After passing the bus station, we turn to Bažnyčios (Church) Street. In the novel Raudonmedžio Rojus (Mahogany Heaven), [its author] Vytautas Sirijos Gira places the Toleikis family precisely there. In Bažnyčios Street, where, just think, the vodka factory sings its song for the entire day. If you pass it on an early morning (while it is still dark), you can see employees and conveyors... It means you are also passing Ramybės (Tranquillity) Park, former cemetery, and you cannot remember that the first grandchild of my grandmother who died at the age of five was buried there. And some time later, when the cemetery was destroyed, uncle Rimvydas exhumed his son.
And then you approach the Frykas stairs. All white. The stairs of the architect. We will climb up. Let’s say it’s November. Dawn. Cosy houses in terraces, you can see blazing fireplaces inside through windows. Warmer. And it’s warm enough, when school children jumping down unexpectedly greet an unknown passer-by. We rest at the top. We see and hear Kaunas: you can still hear the clinking of those conveyors carrying intoxicating drinks. We walk around the streets, Putinas, Vaižgantas and... and... and... houses. So many stories...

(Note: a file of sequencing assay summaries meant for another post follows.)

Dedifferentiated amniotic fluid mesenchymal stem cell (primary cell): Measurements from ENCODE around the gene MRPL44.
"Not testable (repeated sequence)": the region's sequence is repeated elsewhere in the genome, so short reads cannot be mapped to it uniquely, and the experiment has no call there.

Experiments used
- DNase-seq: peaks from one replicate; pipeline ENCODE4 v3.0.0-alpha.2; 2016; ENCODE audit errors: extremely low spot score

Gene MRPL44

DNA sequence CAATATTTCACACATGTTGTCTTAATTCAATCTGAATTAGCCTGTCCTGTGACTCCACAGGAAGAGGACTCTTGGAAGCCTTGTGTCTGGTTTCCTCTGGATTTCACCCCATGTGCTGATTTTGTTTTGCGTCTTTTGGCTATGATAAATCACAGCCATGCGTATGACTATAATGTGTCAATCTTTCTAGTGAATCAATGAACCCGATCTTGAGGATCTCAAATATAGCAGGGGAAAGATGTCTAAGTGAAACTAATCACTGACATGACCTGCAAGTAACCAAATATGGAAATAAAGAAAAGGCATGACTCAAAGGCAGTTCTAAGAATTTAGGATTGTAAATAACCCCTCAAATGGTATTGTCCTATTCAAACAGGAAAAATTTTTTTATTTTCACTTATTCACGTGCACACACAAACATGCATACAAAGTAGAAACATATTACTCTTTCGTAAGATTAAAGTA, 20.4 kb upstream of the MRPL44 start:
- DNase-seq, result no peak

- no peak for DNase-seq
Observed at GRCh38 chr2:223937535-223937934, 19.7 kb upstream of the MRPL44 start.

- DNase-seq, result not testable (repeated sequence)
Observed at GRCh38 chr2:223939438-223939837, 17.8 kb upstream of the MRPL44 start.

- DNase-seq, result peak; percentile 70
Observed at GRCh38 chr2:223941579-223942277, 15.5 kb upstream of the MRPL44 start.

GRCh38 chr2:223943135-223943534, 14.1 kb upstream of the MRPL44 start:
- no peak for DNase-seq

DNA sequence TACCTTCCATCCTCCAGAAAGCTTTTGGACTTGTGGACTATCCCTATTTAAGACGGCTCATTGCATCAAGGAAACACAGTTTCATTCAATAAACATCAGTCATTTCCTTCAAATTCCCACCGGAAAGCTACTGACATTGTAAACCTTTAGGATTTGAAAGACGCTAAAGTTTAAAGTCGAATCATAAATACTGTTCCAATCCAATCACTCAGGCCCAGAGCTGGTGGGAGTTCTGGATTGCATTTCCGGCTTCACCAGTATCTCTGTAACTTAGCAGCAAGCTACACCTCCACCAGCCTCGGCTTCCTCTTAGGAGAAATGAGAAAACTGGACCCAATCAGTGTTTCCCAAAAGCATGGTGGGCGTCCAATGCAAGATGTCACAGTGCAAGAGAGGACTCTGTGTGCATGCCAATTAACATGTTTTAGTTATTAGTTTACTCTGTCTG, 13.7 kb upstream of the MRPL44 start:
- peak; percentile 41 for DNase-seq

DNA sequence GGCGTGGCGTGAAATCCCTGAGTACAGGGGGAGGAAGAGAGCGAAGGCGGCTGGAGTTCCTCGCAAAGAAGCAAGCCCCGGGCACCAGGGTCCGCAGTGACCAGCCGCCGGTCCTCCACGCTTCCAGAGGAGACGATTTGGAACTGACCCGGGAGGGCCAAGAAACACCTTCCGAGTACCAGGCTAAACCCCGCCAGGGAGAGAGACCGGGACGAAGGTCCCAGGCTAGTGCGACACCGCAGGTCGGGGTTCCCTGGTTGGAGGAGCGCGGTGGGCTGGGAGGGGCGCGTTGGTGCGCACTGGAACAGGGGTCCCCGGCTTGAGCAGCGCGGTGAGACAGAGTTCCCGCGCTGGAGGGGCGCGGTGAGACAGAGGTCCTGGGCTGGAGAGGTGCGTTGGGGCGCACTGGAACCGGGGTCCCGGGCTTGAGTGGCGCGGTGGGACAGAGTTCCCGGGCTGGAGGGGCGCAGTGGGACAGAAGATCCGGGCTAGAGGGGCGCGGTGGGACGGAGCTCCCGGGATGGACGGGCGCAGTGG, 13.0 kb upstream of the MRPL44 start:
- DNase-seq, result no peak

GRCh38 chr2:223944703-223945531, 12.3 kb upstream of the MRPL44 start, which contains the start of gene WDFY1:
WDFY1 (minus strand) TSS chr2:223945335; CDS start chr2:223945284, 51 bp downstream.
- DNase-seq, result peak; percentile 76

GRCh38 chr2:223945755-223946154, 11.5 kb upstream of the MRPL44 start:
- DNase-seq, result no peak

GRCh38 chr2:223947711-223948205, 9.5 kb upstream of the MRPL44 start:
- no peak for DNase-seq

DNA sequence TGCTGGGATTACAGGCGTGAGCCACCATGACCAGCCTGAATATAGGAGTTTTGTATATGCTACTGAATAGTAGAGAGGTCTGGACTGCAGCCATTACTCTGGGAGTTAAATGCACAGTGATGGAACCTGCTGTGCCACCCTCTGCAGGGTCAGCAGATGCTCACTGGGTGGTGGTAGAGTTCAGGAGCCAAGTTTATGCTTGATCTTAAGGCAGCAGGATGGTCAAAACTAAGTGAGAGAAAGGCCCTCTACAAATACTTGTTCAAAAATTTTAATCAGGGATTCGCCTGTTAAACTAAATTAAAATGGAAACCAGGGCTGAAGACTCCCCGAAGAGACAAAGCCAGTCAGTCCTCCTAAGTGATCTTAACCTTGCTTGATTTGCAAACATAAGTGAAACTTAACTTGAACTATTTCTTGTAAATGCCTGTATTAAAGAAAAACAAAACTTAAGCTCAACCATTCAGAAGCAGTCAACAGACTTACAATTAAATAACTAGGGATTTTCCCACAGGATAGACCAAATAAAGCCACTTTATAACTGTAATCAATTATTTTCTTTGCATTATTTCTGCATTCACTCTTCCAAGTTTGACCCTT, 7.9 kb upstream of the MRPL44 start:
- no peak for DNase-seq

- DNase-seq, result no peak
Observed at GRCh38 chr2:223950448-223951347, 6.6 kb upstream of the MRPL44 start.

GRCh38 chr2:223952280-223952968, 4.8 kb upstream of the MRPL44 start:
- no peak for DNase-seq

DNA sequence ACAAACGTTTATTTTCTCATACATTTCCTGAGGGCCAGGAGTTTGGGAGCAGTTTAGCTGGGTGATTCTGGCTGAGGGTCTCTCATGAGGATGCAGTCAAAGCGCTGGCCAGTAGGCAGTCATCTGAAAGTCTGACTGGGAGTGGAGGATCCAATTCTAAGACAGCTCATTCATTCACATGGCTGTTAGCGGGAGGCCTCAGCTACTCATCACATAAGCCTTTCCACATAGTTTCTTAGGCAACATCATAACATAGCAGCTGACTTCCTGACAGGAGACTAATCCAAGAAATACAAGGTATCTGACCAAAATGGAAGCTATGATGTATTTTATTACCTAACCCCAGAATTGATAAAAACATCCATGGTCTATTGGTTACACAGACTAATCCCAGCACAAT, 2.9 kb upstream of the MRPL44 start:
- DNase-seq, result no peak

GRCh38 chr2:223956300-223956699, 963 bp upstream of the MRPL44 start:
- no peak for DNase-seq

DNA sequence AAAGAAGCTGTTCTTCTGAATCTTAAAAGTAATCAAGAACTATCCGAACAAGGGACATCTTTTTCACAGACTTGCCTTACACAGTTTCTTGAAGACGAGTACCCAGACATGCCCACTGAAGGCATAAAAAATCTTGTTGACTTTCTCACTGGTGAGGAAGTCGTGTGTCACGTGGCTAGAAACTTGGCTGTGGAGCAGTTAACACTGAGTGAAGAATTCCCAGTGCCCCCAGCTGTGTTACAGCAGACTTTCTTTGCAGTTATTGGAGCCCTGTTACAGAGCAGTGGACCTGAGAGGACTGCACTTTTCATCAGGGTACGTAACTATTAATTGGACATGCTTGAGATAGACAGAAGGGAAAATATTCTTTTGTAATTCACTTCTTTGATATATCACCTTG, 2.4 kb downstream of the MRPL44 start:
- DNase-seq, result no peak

Carousels at Vytauto Park are drowsing, and when they do, they are the most interesting. Let’s look at the white palace of Young Lithuanians, and then to the Oakwood Park, where I made my first steps. With my eyes closed, I will walk you to the Song Valley and tell you about the first Song Festivals. Or the ones taking place later, during the Soviet times, but still Lithuanian ones.
From the Song Valley we will cross the Oakwood Park and go towards the Zoo. I always get scared in Radvilėnai Street: have I got lost? It is too active for me. And yet... Let’s walk in front of Šv. Antano (St. Anthony’s) Church and the fence around the Jewish Cemetery. And then the Institute for the Visually Impaired, where my father and his sister, both blind, started their path of life.